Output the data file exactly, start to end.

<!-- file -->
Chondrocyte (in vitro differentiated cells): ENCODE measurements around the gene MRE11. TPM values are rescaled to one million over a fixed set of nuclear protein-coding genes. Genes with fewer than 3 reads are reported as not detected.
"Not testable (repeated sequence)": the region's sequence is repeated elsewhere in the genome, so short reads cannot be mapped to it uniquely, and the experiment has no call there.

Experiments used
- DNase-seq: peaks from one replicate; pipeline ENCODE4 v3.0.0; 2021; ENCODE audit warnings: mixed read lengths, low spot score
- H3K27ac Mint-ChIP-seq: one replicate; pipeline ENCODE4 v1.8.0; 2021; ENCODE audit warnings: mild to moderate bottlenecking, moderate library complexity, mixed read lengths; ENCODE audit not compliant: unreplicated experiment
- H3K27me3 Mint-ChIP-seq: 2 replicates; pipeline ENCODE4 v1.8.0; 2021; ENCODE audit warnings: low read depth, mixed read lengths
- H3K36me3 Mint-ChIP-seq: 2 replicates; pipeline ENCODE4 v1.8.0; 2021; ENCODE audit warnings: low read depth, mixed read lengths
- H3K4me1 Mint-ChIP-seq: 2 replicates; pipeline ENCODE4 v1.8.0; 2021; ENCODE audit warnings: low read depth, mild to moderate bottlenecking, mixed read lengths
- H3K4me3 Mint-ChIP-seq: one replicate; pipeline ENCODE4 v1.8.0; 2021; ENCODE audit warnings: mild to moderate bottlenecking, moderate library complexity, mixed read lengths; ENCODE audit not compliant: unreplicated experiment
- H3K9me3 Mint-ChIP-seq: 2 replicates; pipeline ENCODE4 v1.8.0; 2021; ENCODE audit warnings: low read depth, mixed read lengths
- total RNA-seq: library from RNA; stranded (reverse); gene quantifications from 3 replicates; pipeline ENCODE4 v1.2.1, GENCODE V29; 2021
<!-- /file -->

Chondrocyte (in vitro differentiated cells): ENCODE measurements around the gene MRE11. TPM values are rescaled to one million over a fixed set of nuclear protein-coding genes. Genes with fewer than 3 reads are reported as not detected.
"Not testable (repeated sequence)": the region's sequence is repeated elsewhere in the genome, so short reads cannot be mapped to it uniquely, and the experiment has no call there.

Experiments used
- DNase-seq: peaks from one replicate; pipeline ENCODE4 v3.0.0; 2021; ENCODE audit warnings: mixed read lengths, low spot score
- H3K27ac Mint-ChIP-seq: one replicate; pipeline ENCODE4 v1.8.0; 2021; ENCODE audit warnings: mild to moderate bottlenecking, moderate library complexity, mixed read lengths; ENCODE audit not compliant: unreplicated experiment
- H3K27me3 Mint-ChIP-seq: 2 replicates; pipeline ENCODE4 v1.8.0; 2021; ENCODE audit warnings: low read depth, mixed read lengths
- H3K36me3 Mint-ChIP-seq: 2 replicates; pipeline ENCODE4 v1.8.0; 2021; ENCODE audit warnings: low read depth, mixed read lengths
- H3K4me1 Mint-ChIP-seq: 2 replicates; pipeline ENCODE4 v1.8.0; 2021; ENCODE audit warnings: low read depth, mild to moderate bottlenecking, mixed read lengths
- H3K4me3 Mint-ChIP-seq: one replicate; pipeline ENCODE4 v1.8.0; 2021; ENCODE audit warnings: mild to moderate bottlenecking, moderate library complexity, mixed read lengths; ENCODE audit not compliant: unreplicated experiment
- H3K9me3 Mint-ChIP-seq: 2 replicates; pipeline ENCODE4 v1.8.0; 2021; ENCODE audit warnings: low read depth, mixed read lengths
- total RNA-seq: library from RNA; stranded (reverse); gene quantifications from 3 replicates; pipeline ENCODE4 v1.2.1, GENCODE V29; 2021